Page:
Virginia Woolf: Night and Day

18. CHAPTER XVIII (continued)

"She will make a perfect mother--a mother of sons," he thought; but seeing her sitting there, gloomy and silent, he began to have his doubts on this point. "A farce, a farce," he thought to himself. "She said that our marriage would be a farce," and he became suddenly aware of their situation, sitting upon the ground, among the dead leaves, not fifty yards from the main road, so that it was quite possible for some one passing to see and recognize them. He brushed off his face any trace that might remain of that unseemly exhibition of emotion. But he was more troubled by Katharine's appearance, as she sat rapt in thought upon the ground, than by his own; there was something improper to him in her self-forgetfulness. A man naturally alive to the conventions of society, he was strictly conventional where women were concerned, and especially if the women happened to be in any way connected with him. He noticed with distress the long strand of dark hair touching her shoulder and two or three dead beech-leaves attached to her dress; but to recall her mind in their present circumstances to a sense of these details was impossible. She sat there, seeming unconscious of everything. He suspected that in her silence she was reproaching herself; but he wished that she would think of her hair and of the dead beech-leaves, which were of more immediate importance to him than anything else. Indeed, these trifles drew his attention strangely from his own doubtful and uneasy state of mind; for relief, mixing itself with pain, stirred up a most curious hurry and tumult in his breast, almost concealing his first sharp sense of bleak and overwhelming disappointment. In order to relieve this restlessness and close a distressingly ill-ordered scene, he rose abruptly and helped Katharine to her feet. She smiled a little at the minute care with which he tidied her and yet, when he brushed the dead leaves from his own coat, she flinched, seeing in that action the gesture of a lonely man.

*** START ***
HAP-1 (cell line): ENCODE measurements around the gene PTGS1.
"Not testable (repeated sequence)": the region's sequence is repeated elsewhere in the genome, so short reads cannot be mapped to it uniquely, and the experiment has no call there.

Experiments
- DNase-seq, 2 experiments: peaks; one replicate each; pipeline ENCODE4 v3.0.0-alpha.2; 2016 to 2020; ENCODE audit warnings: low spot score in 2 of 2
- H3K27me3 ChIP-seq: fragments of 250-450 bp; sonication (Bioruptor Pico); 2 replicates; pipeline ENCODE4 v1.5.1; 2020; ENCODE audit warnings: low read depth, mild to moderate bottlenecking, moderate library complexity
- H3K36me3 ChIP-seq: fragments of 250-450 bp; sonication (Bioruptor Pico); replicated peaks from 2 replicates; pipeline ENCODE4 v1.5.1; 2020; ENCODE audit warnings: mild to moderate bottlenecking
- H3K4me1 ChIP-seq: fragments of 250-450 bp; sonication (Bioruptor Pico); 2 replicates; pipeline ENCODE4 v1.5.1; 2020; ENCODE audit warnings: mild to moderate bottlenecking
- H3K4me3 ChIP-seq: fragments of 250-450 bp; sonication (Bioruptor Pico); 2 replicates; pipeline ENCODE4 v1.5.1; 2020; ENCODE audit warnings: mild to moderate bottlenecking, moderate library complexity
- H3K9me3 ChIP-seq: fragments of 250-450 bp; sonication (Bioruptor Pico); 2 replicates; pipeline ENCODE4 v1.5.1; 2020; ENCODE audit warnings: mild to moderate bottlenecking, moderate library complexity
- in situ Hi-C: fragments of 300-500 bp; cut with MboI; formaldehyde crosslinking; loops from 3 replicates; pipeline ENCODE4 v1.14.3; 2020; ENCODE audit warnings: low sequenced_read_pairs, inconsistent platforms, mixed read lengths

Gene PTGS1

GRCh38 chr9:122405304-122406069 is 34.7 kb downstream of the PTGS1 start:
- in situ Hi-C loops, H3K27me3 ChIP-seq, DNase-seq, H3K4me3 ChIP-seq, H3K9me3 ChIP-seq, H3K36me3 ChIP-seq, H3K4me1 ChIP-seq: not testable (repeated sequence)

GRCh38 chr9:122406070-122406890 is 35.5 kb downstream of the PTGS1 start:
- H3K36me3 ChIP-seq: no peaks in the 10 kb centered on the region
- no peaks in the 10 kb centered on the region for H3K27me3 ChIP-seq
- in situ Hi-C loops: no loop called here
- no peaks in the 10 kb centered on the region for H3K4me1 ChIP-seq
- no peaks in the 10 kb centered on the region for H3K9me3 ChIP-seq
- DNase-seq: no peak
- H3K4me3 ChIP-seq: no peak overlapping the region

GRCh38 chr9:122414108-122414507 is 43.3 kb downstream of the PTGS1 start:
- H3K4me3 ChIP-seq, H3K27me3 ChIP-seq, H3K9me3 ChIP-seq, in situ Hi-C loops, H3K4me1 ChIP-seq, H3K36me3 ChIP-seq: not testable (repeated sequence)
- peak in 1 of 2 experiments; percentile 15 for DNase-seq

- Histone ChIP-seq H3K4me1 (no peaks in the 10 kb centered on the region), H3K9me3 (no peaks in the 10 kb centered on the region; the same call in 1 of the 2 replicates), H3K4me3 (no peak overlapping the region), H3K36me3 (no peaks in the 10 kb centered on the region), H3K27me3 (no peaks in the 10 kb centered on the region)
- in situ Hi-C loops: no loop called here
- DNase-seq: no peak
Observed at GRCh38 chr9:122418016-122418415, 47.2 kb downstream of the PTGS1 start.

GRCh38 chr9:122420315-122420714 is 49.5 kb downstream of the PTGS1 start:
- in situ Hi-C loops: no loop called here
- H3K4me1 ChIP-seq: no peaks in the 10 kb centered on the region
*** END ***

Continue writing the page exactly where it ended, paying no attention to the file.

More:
"William," she said, "I will marry you. I will try to make you happy."

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